Apple Inc. doesn’t love the idea of allowing just anyone to repair broken Apple products. The firm is lobbying to defeat a bill that will make it simpler and less expensive to fix an iPhone. A New York bill called the Fair Repair Act, if passed, would allow independent access to repairs, says a report from the Washington Post. Also, the bill would require the manufacturers to make the parts and repair details made public. Thus, a legality in one state will make available the information in rest of the country.
Bill favorable to users and independent technicians
New York’s right-to-repair legislation, which is still in its early stages of the state’s legislature, has made little progress. If the bill is not passed by the end of the month, it will die, the report says. The Huffington Post, who reviewed the document in public government filings, says that Apple Inc. lobbied to kill the bill.
The benefits of this bill – if passed – would go beyond the independent technicians. If passed, the bill could be a boon for the environment by reducing e-waste from disposed phones. This is a major reason why New York State Sen. Phil Boyle is supporting the bill as the bill will impact the consumer buying cycle as even minor repairs are too costly if done via official stores. Usually, such phones end up in the landfills. Even recycling of such devices is not easy as it depends on the access to the Apple device designs for easily disassembling and processing.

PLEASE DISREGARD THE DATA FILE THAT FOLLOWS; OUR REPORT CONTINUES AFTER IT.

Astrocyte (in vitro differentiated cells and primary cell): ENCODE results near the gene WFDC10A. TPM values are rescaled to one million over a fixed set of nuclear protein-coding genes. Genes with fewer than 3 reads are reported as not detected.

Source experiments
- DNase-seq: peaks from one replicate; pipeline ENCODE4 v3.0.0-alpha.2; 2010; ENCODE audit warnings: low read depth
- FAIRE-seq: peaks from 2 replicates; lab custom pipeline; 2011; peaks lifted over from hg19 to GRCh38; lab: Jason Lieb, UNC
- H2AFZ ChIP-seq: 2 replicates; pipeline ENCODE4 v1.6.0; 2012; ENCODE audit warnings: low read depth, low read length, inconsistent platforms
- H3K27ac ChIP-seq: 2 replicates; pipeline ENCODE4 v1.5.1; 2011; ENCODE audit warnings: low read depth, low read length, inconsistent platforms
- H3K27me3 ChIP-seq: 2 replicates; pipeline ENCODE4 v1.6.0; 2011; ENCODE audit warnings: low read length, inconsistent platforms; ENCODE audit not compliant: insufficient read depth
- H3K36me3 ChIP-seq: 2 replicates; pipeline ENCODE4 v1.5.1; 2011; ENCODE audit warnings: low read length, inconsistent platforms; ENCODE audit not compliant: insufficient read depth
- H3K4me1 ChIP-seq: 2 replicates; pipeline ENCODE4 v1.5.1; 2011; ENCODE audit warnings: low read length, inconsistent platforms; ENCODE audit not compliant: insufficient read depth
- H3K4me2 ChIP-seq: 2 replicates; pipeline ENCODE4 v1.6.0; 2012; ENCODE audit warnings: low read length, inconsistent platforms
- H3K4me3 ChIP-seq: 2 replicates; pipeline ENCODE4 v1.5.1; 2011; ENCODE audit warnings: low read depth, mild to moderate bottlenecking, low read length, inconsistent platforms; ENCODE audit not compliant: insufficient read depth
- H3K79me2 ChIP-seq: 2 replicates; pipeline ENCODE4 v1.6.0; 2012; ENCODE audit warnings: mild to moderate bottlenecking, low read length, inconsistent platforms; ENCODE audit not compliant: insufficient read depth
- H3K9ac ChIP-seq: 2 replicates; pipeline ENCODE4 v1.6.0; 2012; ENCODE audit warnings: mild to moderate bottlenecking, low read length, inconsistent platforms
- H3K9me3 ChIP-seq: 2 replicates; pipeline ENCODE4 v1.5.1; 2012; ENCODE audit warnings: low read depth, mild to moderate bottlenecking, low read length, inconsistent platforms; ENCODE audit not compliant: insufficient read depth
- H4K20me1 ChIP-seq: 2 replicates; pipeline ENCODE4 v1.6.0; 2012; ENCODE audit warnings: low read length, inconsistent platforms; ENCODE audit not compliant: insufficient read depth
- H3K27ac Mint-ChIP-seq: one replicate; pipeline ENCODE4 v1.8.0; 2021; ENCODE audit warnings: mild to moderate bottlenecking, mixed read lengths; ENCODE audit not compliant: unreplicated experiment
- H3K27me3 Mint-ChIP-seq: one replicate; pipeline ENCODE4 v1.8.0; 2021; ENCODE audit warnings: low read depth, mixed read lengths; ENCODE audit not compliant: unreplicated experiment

“The manufacturing impact of the electronic sector is huge,” says a repair advocate and founder of iFixi – Kyle Wiens. “If you’re going to go to all the effort and environmental impact to make a phone, let’s make it last for seven or 10 years. And it’s okay if it’s not necessarily used by the first owner for all that long, but let’s make it so that somebody can use it.” iFixit is a sort of online wiki repair guides and electronic parts store.
Apple quashing innovation
In response to the questions from The Washington Post, Apple linked to a company environmental report, which includes Apple’s e-waste efforts like a robot that helps in recycling Apple products. Also, the iPhone maker stressed that it wants its devices to use genuine parts and be taken care by verified technical know-how. Apple declined to comment when asked about its lobbying efforts.
Apple’s lobbying efforts are also quashing innovation, believes Wiens. Citing an example of an independent homemaker turned fixer guru – Jessa Jones, Wiens said she is able to perform more technical repairs than Apple Inc. even. “There’s a huge amount of innovation that kind of starts at the grass-roots community. She’s hanging out on the online forums, starts tinkering, starts doing some of it on her own. And now she’s at the forefront of data recovery,” Wiens said.
Jones now has her own repair shop at her hometown – Honeoye Falls, N.Y. Now, she also provides lessons on how to extract vacation photos from a phone damaged with water. Experts from popular data recovery firms now come to attend her board repair course, Jones said.